DOE determined that its current requirements for lumen maintenance adequately address potential issues with lumen depreciation that could lead to consumer dissatisfaction. DOE noted that the ENERGY STAR Lamps Specification V1.1 also maintained these requirements and added the requirements that all units shall survive at 1,000 hours and no more than three units may be 75 percent of the initial lumen rating. DOE, however, determined these additional requirements were not necessary to confirm the quality of the lamp; the existing requirements would ensure the lumen maintenance would be satisfactory to consumers. DOE assessed data submitted for the Compliance Certification Management System (CCMS) reporting requirements and found that the majority of lamps certified exceeded the minimum lumen maintenance standards. Regarding sample size, the number of MBCFL units tested is dictated by the DOE test procedure for these lamps, amendments to which are not within the scope of this rulemaking. (See section III.B for further details on relevant test procedures for GSLs.) Therefore, DOE is proposing to maintain the existing requirements of 90 percent of initial lumen output at 1,000 hours and 80 percent of initial lumen output at 40 percent of lifetime for MBCFLs.

    2. Rapid Cycle Stress Testing

      DOE has a minimum requirement for rapid cycle stress for MBCFLs that requires at least five lamps to survive cycling once per every two hours of rated lifetime. The ENERGY STAR Lamps Specification V1.1 specifies that CFLs with a start time greater than 100 milliseconds (ms) (i.e., non-instant start) survive cycling once per hour of rated lifetime or a maximum of 15,000 cycles; and that CFLs with a start time less than or equal to 100 ms (instant start) are only required to survive cycling once per every two hours of rated lifetime. In the preliminary analysis, DOE considered increasing the number of cycles required for non-instant start lamps to once per every hour of rated life, or a maximum of 15,000 cycles and maintaining the requirement for instant start lamps to survive one cycle per every two hours of rated lifetime.\51\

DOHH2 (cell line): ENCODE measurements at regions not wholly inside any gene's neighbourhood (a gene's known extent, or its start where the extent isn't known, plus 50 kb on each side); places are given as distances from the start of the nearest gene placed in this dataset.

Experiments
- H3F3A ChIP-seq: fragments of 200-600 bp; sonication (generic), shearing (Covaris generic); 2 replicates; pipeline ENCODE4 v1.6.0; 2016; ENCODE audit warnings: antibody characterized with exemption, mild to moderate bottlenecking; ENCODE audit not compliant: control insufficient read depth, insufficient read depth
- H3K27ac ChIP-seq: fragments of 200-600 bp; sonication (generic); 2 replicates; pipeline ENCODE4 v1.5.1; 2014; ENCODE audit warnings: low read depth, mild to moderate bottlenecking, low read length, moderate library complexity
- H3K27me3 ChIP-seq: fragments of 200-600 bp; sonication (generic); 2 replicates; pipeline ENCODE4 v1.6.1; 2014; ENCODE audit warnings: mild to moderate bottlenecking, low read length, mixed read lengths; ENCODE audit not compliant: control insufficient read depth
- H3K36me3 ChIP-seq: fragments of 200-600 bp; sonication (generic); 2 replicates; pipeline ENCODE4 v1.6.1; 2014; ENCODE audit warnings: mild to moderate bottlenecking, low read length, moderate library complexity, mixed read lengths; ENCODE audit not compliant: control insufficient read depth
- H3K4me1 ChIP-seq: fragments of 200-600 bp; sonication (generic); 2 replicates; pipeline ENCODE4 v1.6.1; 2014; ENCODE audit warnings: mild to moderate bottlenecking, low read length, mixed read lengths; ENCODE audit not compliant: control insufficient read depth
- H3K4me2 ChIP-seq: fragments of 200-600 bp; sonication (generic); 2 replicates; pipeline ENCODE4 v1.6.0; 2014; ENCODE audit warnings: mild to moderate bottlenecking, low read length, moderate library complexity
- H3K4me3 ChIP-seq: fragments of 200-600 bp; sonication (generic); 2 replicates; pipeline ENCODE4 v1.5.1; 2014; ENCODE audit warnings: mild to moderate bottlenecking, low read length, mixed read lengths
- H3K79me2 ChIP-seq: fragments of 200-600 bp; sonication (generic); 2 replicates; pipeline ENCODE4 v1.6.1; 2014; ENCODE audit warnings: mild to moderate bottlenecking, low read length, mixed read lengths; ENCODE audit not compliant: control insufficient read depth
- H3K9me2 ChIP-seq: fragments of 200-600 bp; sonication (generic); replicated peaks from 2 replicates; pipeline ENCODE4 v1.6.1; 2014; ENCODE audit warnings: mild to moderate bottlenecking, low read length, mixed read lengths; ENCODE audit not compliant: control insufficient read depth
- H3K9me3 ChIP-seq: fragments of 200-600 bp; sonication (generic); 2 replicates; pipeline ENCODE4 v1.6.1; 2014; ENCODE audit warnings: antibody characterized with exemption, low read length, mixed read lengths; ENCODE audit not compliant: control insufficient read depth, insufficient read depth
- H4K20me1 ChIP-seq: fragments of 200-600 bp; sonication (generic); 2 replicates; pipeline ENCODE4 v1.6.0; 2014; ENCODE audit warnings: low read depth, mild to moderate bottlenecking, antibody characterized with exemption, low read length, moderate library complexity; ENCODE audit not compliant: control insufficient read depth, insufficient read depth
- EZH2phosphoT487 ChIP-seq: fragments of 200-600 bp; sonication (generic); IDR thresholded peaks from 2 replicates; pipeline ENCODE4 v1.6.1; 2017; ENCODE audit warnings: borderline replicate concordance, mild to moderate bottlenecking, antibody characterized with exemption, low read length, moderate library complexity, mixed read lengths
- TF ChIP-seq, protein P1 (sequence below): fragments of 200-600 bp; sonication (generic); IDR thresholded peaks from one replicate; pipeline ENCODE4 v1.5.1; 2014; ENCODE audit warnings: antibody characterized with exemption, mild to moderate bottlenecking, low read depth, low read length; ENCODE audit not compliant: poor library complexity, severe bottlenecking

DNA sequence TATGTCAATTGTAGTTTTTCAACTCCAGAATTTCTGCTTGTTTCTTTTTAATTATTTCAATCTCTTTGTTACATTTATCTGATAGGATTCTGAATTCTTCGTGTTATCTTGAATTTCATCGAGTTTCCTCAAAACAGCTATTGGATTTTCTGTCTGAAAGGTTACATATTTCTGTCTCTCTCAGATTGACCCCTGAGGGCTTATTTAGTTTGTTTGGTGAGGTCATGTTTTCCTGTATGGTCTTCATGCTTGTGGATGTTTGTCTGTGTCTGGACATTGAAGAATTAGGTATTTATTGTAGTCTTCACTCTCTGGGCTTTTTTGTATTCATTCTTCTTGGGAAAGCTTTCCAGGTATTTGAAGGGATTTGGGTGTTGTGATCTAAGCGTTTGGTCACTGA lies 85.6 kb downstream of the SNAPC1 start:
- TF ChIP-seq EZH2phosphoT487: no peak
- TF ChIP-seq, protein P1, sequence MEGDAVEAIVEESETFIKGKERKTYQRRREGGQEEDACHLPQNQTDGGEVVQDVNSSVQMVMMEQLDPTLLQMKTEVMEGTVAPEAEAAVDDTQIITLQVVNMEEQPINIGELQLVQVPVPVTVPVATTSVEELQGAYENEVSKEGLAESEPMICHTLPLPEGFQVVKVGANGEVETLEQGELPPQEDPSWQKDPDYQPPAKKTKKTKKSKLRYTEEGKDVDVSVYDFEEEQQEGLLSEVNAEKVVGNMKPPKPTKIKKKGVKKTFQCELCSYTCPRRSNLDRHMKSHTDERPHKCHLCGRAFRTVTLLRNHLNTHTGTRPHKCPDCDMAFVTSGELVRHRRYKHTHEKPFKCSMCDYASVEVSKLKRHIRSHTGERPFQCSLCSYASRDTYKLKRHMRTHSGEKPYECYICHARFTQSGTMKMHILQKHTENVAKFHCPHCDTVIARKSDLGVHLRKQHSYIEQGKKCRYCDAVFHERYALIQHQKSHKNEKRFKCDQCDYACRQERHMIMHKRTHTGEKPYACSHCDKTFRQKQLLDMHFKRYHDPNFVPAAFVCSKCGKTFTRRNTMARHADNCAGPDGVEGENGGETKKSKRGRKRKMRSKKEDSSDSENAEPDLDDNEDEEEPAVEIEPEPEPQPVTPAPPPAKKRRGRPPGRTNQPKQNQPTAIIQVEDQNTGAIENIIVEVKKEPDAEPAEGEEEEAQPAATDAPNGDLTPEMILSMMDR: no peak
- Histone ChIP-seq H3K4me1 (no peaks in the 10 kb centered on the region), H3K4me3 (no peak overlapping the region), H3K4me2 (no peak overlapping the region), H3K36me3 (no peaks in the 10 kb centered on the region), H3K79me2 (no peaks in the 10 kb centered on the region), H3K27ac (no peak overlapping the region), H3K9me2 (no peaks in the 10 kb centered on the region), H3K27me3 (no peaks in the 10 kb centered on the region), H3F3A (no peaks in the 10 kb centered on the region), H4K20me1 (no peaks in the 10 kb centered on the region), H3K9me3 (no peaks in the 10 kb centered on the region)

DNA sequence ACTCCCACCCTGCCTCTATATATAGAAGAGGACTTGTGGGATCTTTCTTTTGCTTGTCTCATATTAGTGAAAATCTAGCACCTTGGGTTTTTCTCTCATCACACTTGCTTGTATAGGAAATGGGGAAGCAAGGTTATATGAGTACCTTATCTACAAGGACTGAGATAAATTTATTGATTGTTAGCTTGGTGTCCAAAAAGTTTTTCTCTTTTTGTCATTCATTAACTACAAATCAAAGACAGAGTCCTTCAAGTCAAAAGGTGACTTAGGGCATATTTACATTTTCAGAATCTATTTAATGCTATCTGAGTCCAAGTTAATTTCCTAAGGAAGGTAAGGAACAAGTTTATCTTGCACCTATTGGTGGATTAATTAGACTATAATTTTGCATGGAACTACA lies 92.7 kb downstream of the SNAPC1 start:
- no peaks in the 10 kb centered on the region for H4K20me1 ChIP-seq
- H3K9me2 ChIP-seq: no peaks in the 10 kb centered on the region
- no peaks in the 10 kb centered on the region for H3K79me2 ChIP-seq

---------------------------------------------------------------------------

      \51\ Id.

      ---------------------------------------------------------------------------

      NEMA commented that the current statutory and regulatory requirements for CFLs for rapid cycle stress testing are acceptable and increasing rapid cycle stress tests to current ENERGY STAR standards is not necessary to set an energy conservation standard. (NEMA, No. 34 at p. 8)

      DOE found that manufacturers do not publish information on rapid cycle stress for MBCFLs. Further, manufacturers simply report the number of surviving units for DOE CCMS reporting requirements. However, as stated previously, the latest ENERGY STAR market penetration report indicates that 64 percent of CFLs were ENERGY STAR certified thus indicating the majority of CFLs meet the rapid cycle stress requirements.\52\ Therefore, in this NOPR, DOE proposes to maintain the requirement for instant start lamps (i.e., MBCFLs with a start time less than or equal to 100 ms) to survive one cycle per every two hours of lifetime and increasing the number of cycles required for non-

      instant start lamps (i.e., MBCFLs with start times greater than 100 ms) to once per every hour of rated life or a maximum of 15,000 cycles.

      ---------------------------------------------------------------------------

      \52\ ENERGY STAR. Unit Shipment and Market Penetration Report Calendar Year 2014 Summary. (Last accessed January 20, 2016.) http://www.energystar.gov/ia/partners/downloads/unit_shipment_data/2014_USD_Summary_Report.pdf?f531-f608.

      ---------------------------------------------------------------------------

    3. Lifetime

      DOE currently requires a minimum lifetime of 6,000 hours for MBCFLs. The ENERGY STAR Lamps Specification V1.1 requires the minimum lifetime to be 10,000 hours. In the preliminary analysis, DOE considered revising the lifetime standard for MBCFLs to adopt ENERGY STAR's minimum of 10,000 hours for MBCFLs.\53\ NEMA commented that the current statutory and regulatory requirements for CFL lifetime are acceptable and that increasing the minimum lifetime standard to the ENERGY STAR level of 10,000 hours is not necessary for energy conservation standards. NEMA and GE added that if the minimum lifetime were increased, industry would recommend no more than 8,000 hours for the federal minimum as, by definition, not all products are intended to meet ENERGY STAR performance levels. (NEMA, No. 34 at p. 8; GE, Public Meeting Transcript, No. 29 at p. 46)

      ---------------------------------------------------------------------------

      \53\ Id. at 3-18.